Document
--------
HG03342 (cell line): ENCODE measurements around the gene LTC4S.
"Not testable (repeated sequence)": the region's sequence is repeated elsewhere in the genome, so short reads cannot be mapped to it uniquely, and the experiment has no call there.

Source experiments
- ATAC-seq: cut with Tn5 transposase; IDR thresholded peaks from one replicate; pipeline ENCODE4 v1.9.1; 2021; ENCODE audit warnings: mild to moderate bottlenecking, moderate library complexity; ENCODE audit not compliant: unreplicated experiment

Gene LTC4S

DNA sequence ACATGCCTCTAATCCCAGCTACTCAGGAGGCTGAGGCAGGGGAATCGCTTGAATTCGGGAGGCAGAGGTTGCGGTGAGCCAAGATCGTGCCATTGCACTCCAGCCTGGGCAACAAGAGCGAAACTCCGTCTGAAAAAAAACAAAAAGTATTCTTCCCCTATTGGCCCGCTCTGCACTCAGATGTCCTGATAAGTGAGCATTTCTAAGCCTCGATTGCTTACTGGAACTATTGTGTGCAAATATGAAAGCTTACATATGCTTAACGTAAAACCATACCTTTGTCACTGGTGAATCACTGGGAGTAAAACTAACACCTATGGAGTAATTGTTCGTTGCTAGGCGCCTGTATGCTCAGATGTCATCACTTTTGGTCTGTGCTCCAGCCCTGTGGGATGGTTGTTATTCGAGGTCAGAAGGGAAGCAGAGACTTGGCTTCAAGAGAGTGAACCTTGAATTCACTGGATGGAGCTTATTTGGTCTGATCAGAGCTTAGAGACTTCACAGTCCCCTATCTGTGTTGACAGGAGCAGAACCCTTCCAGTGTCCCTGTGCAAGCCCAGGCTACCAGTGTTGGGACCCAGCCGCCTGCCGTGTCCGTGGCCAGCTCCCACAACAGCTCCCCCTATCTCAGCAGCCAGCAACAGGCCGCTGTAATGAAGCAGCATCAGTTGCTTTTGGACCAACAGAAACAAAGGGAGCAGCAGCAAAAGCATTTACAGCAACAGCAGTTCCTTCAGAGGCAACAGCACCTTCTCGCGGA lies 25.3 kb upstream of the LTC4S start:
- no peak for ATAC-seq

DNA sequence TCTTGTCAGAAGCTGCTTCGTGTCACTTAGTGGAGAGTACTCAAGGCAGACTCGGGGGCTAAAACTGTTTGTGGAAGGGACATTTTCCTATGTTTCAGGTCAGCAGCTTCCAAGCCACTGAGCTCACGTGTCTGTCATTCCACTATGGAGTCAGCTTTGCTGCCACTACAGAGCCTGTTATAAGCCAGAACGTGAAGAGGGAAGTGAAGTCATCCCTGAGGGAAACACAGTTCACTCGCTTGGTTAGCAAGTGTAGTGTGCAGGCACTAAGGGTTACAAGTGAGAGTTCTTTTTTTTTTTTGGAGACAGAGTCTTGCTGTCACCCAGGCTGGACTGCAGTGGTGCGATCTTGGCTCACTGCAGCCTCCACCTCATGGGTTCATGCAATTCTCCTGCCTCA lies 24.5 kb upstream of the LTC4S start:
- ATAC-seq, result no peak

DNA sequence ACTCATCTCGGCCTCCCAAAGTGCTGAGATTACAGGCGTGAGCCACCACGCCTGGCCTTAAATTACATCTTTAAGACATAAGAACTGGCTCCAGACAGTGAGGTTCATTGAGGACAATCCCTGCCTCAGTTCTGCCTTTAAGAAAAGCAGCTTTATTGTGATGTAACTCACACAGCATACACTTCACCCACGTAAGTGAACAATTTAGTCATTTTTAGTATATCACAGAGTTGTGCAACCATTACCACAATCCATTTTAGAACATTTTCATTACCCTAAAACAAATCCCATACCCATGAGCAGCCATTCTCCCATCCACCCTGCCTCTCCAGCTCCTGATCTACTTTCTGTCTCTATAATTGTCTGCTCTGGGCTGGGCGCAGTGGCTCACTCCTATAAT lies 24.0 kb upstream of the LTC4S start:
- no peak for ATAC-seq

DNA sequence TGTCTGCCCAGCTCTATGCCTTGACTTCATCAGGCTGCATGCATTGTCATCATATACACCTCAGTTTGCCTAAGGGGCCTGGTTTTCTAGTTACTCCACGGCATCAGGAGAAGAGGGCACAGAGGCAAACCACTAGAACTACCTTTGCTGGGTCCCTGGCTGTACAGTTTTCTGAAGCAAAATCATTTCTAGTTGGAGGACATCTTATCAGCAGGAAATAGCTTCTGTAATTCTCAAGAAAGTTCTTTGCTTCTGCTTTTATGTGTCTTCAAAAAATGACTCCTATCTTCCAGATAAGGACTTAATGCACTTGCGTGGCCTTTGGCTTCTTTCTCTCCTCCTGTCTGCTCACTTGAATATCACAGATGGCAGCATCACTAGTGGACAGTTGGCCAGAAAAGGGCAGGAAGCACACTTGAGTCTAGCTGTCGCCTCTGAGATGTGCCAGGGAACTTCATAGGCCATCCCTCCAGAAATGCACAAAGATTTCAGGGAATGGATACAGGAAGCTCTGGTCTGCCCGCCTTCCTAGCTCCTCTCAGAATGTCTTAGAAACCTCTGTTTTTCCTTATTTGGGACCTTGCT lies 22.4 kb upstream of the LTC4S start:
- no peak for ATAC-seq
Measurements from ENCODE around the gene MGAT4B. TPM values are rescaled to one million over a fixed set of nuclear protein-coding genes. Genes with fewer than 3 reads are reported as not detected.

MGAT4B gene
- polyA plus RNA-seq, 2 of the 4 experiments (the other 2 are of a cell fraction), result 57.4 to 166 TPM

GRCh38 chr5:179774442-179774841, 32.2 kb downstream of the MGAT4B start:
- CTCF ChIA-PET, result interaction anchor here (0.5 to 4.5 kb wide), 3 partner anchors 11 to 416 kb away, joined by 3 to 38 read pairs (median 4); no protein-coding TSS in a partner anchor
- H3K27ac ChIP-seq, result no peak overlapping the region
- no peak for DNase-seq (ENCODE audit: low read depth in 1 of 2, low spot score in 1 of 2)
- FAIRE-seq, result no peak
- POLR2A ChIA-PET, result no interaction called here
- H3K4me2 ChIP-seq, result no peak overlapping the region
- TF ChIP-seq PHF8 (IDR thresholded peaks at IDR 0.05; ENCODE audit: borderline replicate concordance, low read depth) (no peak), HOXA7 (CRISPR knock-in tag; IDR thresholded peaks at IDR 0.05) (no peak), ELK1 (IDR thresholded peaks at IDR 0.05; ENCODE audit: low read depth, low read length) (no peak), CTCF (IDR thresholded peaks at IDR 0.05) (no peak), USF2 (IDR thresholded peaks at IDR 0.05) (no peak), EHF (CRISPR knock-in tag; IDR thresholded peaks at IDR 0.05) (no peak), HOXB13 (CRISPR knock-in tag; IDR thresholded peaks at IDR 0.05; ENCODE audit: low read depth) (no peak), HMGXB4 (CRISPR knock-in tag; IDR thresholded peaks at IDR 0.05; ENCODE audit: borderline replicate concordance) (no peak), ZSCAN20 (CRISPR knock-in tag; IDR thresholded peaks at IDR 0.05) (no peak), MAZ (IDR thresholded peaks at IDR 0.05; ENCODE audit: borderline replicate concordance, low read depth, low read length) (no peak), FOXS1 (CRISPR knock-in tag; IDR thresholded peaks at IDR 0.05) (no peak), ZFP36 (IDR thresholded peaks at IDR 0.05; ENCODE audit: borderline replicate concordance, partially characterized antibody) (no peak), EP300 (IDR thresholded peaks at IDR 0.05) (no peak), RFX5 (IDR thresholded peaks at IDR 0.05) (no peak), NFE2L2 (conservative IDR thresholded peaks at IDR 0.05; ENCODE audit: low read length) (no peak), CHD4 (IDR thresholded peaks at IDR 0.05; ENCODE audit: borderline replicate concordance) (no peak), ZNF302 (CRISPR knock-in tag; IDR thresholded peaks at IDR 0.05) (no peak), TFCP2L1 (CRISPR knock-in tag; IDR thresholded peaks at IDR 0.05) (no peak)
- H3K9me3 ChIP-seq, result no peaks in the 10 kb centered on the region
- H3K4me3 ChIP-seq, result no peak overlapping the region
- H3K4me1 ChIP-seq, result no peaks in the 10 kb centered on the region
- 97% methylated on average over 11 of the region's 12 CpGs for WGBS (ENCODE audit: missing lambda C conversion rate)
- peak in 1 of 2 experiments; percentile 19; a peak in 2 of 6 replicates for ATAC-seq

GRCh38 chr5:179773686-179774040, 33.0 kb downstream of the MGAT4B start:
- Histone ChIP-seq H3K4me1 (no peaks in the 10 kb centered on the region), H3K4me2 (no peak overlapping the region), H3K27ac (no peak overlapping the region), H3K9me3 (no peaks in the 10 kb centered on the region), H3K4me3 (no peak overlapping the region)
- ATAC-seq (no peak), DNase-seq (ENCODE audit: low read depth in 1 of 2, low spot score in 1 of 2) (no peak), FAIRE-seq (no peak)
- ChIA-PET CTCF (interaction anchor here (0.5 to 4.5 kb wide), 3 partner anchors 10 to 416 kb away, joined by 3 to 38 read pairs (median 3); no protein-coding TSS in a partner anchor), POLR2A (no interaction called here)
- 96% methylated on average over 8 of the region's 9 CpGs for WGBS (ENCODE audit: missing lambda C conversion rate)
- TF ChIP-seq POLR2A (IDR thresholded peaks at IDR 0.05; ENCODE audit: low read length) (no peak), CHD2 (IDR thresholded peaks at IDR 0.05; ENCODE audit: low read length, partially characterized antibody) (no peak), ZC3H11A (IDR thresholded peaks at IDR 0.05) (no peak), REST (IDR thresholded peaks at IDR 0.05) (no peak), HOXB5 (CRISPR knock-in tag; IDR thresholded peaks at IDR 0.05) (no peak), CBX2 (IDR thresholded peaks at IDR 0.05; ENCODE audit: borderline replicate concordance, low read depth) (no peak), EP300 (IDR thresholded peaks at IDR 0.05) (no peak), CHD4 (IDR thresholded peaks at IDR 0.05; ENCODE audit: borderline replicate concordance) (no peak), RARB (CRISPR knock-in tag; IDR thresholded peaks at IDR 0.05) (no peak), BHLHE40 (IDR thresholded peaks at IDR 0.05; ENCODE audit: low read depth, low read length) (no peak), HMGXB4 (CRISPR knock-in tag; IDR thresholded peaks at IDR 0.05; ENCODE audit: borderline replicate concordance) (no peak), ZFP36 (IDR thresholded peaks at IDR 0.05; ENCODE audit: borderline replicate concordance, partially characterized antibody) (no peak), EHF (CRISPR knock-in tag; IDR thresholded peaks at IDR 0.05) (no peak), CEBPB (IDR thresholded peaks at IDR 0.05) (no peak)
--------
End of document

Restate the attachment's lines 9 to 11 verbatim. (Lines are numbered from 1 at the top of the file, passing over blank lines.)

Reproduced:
- ATAC-seq, result no peak

DNA sequence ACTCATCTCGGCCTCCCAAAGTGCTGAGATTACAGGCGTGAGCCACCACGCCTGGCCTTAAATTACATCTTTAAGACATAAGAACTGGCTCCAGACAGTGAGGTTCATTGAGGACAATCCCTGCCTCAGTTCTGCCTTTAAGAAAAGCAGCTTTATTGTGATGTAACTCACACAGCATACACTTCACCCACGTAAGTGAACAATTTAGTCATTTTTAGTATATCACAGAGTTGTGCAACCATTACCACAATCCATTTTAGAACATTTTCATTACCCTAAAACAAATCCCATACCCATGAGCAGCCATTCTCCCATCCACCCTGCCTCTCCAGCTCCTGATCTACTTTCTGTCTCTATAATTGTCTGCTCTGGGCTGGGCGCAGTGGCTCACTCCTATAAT lies 24.0 kb upstream of the LTC4S start:
- no peak for ATAC-seq